In an email, Robinson told BuzzFeed News he ships drugs from San Francisco in obsolete iPhone boxes and provides customers with a tracking number. He sends the package after payment is made by bitcoin or international money transfer.
Though the social platforms contacted by BuzzFeed News say they actively work to remove drug dealers, the pill-pushers always find a way to avoid detection.
On Facebook, for example, a search for terms like “buy adderall online” or other medications won’t return many results in the default search view. But whether a user happens to click on the photos, events, or places tabs, illegal pharmacies pop up nearly immediately. Searching for more general terms, like “online pharmacy,” also brings up websites, pages, groups, and individuals advertising drug sales.
Some sellers even create Facebook events with titles like “Buy diazepam” or “Buy adderall cheap.” One company created a Facebook position called “Buy adderall online” with a California address and a phone number with a modern York area code.
Facebook did not respond to multiple requests for comment from BuzzFeed News.
Facebook-owned Instagram and WhatsApp also own their share of drug dealers. Many sellers exhaust WhatsApp as a secure way to communicate with potential clients. On Instagram, a search for hashtags like #BuyDrugsOnline or #OnlinePharmacy brings up results that point users to websites selling prescription medication and other drugs.
One company, “Tramadol Inc,” was found on three different social networks, though its website is no longer accessible. “No prescription needed!” its Instagram post promised. (Tramadol is the name of an opioid pain medication.)
“Tramadol Inc. is your one stop shop for every single of your Tramadol, Fioricet, Gabapentin, and Soma needs,” the company’s Twitter and Facebook accounts said. Its website was registered in January and gone just four months later, according to domain registration records. Experts say the sites and their associated social media profiles arrive and disappear constantly in a game of whack-a-mole.
It’s also easy to find drugs for sale on Tumblr, a platform well-liked with teens. A search for “Tramadol” brings up suggested results such as “tramadol 100mg” and “buy cheap tramadol online.” That drug is often laced with fentanyl, the deadly synthetic opioid that has caused overdose deaths around the world. After BuzzFeed News contacted Tumblr, the search suggestions and blogs disappeared.
“We strive to preserve a safe space for our community members,” a spokesperson for Tumblr said. “The sale of drugs on our platform is in violation of our community guidelines. We steal appropriate action when we’re made aware of such content, including suspending blogs.”
On Tumblr, blogs are created to promote illicit drug exhaust while on 4chan, an anonymous message board known as a haven for trolls, dealers respond directly to inquiring customers. Similarly, there are Reddit boards and Google+ groups marketing their services.
Even Pinterest has drug pushers. It was one of four companies that received a bipartisan letter from Republican Sen. Chuck Grassley, Democratic Sen. Dianne Feinstein, and their colleagues urging them to purge online drug sales from their sites.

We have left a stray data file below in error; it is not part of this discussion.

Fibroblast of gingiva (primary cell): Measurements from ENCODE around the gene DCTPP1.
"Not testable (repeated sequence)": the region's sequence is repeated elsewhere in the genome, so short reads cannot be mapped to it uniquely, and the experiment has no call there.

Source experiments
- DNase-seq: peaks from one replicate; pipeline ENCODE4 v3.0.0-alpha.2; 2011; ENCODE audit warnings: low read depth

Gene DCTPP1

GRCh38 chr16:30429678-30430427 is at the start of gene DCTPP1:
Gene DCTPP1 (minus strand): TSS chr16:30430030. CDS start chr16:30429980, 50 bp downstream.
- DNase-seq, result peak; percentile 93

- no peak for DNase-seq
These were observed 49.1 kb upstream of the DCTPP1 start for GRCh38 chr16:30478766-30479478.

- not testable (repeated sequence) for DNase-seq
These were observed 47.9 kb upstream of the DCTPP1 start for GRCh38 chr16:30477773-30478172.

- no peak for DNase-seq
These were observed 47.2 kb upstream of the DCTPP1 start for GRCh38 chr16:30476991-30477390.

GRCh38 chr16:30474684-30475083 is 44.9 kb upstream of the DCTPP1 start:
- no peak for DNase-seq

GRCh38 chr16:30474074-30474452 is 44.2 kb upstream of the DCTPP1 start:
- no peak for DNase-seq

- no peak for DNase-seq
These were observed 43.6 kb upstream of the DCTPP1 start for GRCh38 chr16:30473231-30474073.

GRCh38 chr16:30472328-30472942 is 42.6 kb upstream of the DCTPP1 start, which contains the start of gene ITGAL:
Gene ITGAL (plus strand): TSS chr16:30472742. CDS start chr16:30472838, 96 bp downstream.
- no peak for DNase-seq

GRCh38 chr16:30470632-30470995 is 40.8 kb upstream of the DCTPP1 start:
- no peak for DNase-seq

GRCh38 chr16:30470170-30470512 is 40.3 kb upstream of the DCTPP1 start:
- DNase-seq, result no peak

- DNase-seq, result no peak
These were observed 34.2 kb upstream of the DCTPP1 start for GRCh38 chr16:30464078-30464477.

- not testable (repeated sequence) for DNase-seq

In the letter, senators asked Pinterest to ban illegal drug sales on its platform and attached pages of images showing how easy it was to find a dealer on the site.
Although searches for many drugs, like for marijuana or Adderall, now return zero results, sellers seem to own found ways around the issue.
A search for tramadol on Pinterest, for example, brings up two dozen boards that every single lead to websites claiming to sell the drug. (There’s no way to know whether the seller will actually send a product without placing an order.) Pinterest blocked some of the sites and wiped its search results, but the sellers persist.
In an emailed statement, Pinterest said: “Pinterest is an app to back you discover and attain the things you admire, such as modern recipes to cook or domestic decor ideas. While we own policies against this content and in most cases will not point to any results whether someone searches for these terms, we steal it very seriously. Our Trust and Safety team relies on a combination of user reports and internal tools to steal action on any content that violates those policies.”
Search engines and social networks emphasize their efforts to rein in illegal drug sellers, and the challenge of catching every single of them. But a group of underfunded academics recently demonstrated how stout platforms could relatively easily exhaust machine learning to attain a better job.
Mackey, of UC San Diego, and some colleagues analyzed the drug sales problem on Twitter as fragment of an FDA-sponsored Opioid Code-a-Thon challenge.
The team gathered 213,041 tweets over a two-week period that were associated with prescription medication through keywords. From there, they identified 692 tweets that either marketed or sold drugs. After removing duplicates and dead links, they found 34 unique, live tweets that pointed to individual drug dealers, online pharmacies, and marketing affiliates.
Using that information, Mackey and his team showed that it’s possible to identify noxious actors through machine learning. Mackey said they wanted to point to that it’s possible to “automate the process so stakeholders can develop a system.”
In an emailed statement to BuzzFeed News, Twitter said that its rules “prohibit the exhaust of our service for any illegal purposes or in furtherance of illegal activities, and Twitter has clear processes for working with law enforcement.”
“Additionally, we employ a range of proactive measures to identify and action content that violates our Terms of Service,” the spokesperson added. “While we cannot discuss these measures in detail, we are constantly reviewing our policies and tools to combat noxious actors.”
Despite of Twitter’s efforts, Mackey and his small team were able to develop a system to identify drug pushers the company had missed. He says tech companies own more resources to devote to the issue.
“Our team is three researchers — they can attain what we’re doing.” ●
Jane Lytvynenko is a reporter for BuzzFeed News and is based in Toronto, Canada. PGP fingerprint: A088 89E6 2500 AD3C 8081 BAFB 23BA 21F3 81E0 101C.
Contact Jane Lytvynenko at [email protected].